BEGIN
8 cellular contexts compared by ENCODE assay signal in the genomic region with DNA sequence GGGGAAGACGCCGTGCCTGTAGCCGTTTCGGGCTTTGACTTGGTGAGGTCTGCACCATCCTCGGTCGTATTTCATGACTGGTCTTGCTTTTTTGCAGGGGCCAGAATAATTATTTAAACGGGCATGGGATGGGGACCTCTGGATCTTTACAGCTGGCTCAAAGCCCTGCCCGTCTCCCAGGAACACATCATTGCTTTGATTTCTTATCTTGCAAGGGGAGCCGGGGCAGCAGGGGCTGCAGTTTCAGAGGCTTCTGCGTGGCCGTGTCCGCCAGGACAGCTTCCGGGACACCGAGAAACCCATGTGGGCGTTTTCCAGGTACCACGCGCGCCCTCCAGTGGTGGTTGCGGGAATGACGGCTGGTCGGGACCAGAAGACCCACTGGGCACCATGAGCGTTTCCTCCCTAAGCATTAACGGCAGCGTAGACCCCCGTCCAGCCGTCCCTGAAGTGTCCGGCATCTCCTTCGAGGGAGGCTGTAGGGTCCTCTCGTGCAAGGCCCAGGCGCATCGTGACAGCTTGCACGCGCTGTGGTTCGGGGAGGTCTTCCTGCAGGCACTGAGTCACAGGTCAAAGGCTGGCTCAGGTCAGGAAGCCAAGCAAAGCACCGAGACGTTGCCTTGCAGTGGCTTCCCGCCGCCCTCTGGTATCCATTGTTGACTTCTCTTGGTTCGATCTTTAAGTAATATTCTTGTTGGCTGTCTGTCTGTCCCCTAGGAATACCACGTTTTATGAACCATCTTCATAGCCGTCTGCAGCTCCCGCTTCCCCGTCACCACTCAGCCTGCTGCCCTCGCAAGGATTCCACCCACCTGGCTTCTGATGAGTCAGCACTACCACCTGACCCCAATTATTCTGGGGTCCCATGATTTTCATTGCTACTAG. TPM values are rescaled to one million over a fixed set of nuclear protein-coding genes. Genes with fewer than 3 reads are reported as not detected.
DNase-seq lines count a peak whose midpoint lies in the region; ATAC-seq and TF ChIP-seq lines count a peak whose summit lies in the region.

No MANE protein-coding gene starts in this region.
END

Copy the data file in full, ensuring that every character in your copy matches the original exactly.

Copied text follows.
8 cellular contexts compared by ENCODE assay signal in the genomic region with DNA sequence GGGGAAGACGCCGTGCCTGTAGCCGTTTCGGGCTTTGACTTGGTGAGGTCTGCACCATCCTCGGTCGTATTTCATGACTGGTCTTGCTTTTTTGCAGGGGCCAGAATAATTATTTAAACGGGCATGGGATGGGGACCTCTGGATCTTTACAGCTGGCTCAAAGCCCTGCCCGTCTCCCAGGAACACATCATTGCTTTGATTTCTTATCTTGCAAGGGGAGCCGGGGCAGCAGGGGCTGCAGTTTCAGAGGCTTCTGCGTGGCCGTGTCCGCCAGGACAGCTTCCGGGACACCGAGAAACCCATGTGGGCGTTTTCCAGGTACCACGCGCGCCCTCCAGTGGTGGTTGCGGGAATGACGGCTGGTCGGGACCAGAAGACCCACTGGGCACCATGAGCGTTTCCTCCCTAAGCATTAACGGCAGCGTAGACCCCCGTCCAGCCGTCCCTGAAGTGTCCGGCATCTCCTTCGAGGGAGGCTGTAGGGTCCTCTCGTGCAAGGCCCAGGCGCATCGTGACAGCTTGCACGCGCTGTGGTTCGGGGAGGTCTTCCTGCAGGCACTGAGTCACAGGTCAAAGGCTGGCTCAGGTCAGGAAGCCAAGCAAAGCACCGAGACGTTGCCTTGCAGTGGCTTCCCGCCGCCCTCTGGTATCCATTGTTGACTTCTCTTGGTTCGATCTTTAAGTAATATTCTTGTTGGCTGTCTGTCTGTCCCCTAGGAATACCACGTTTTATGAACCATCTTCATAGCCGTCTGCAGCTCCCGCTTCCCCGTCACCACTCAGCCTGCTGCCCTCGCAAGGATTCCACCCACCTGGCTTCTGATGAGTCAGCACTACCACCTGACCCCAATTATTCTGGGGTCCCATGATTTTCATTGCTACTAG. TPM values are rescaled to one million over a fixed set of nuclear protein-coding genes. Genes with fewer than 3 reads are reported as not detected.
DNase-seq lines count a peak whose midpoint lies in the region; ATAC-seq and TF ChIP-seq lines count a peak whose summit lies in the region.

No MANE protein-coding gene starts in this region.